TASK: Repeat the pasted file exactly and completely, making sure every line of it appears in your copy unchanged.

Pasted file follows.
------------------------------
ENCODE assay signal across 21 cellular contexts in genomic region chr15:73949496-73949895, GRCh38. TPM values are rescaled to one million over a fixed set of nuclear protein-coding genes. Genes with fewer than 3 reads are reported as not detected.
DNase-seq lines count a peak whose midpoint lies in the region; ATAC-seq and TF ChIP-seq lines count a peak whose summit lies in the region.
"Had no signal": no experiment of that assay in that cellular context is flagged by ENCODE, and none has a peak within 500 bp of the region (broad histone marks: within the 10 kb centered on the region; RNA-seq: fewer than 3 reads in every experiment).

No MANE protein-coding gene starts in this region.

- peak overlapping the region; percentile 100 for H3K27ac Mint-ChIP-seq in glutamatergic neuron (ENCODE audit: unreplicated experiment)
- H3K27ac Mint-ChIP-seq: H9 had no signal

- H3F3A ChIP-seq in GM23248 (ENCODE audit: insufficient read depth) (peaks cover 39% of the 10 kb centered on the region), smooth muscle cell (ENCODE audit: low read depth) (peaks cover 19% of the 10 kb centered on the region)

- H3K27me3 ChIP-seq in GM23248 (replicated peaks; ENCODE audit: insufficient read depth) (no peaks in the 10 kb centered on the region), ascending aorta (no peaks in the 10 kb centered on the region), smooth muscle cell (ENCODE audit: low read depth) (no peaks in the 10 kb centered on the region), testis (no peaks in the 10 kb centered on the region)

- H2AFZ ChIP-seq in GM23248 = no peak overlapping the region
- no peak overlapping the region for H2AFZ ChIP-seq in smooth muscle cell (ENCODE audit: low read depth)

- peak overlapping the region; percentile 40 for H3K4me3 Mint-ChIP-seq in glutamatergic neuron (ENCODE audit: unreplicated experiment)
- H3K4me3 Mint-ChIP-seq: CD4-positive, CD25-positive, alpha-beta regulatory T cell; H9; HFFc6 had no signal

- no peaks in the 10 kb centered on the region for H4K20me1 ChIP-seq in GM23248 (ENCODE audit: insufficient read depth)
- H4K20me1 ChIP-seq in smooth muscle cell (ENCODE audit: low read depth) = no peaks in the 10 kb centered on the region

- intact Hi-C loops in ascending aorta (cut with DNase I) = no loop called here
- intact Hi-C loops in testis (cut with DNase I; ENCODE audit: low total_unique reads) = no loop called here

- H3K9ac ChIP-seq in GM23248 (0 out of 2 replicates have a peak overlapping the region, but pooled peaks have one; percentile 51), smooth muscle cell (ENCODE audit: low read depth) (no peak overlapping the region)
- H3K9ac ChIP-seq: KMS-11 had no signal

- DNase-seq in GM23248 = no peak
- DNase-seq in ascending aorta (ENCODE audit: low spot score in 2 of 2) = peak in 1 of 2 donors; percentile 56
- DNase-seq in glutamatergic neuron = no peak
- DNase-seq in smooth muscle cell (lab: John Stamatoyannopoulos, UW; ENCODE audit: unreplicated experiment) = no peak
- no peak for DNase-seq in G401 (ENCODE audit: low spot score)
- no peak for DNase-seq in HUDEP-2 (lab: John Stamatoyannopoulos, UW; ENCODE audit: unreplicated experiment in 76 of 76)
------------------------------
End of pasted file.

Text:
ENCODE assay signal across 21 cellular contexts in genomic region chr15:73949496-73949895, GRCh38. TPM values are rescaled to one million over a fixed set of nuclear protein-coding genes. Genes with fewer than 3 reads are reported as not detected.
DNase-seq lines count a peak whose midpoint lies in the region; ATAC-seq and TF ChIP-seq lines count a peak whose summit lies in the region.
"Had no signal": no experiment of that assay in that cellular context is flagged by ENCODE, and none has a peak within 500 bp of the region (broad histone marks: within the 10 kb centered on the region; RNA-seq: fewer than 3 reads in every experiment).

No MANE protein-coding gene starts in this region.

- peak overlapping the region; percentile 100 for H3K27ac Mint-ChIP-seq in glutamatergic neuron (ENCODE audit: unreplicated experiment)
- H3K27ac Mint-ChIP-seq: H9 had no signal

- H3F3A ChIP-seq in GM23248 (ENCODE audit: insufficient read depth) (peaks cover 39% of the 10 kb centered on the region), smooth muscle cell (ENCODE audit: low read depth) (peaks cover 19% of the 10 kb centered on the region)

- H3K27me3 ChIP-seq in GM23248 (replicated peaks; ENCODE audit: insufficient read depth) (no peaks in the 10 kb centered on the region), ascending aorta (no peaks in the 10 kb centered on the region), smooth muscle cell (ENCODE audit: low read depth) (no peaks in the 10 kb centered on the region), testis (no peaks in the 10 kb centered on the region)

- H2AFZ ChIP-seq in GM23248 = no peak overlapping the region
- no peak overlapping the region for H2AFZ ChIP-seq in smooth muscle cell (ENCODE audit: low read depth)

- peak overlapping the region; percentile 40 for H3K4me3 Mint-ChIP-seq in glutamatergic neuron (ENCODE audit: unreplicated experiment)
- H3K4me3 Mint-ChIP-seq: CD4-positive, CD25-positive, alpha-beta regulatory T cell; H9; HFFc6 had no signal

- no peaks in the 10 kb centered on the region for H4K20me1 ChIP-seq in GM23248 (ENCODE audit: insufficient read depth)
- H4K20me1 ChIP-seq in smooth muscle cell (ENCODE audit: low read depth) = no peaks in the 10 kb centered on the region

- intact Hi-C loops in ascending aorta (cut with DNase I) = no loop called here
- intact Hi-C loops in testis (cut with DNase I; ENCODE audit: low total_unique reads) = no loop called here

- H3K9ac ChIP-seq in GM23248 (0 out of 2 replicates have a peak overlapping the region, but pooled peaks have one; percentile 51), smooth muscle cell (ENCODE audit: low read depth) (no peak overlapping the region)
- H3K9ac ChIP-seq: KMS-11 had no signal

- DNase-seq in GM23248 = no peak
- DNase-seq in ascending aorta (ENCODE audit: low spot score in 2 of 2) = peak in 1 of 2 donors; percentile 56
- DNase-seq in glutamatergic neuron = no peak
- DNase-seq in smooth muscle cell (lab: John Stamatoyannopoulos, UW; ENCODE audit: unreplicated experiment) = no peak
- no peak for DNase-seq in G401 (ENCODE audit: low spot score)
- no peak for DNase-seq in HUDEP-2 (lab: John Stamatoyannopoulos, UW; ENCODE audit: unreplicated experiment in 76 of 76)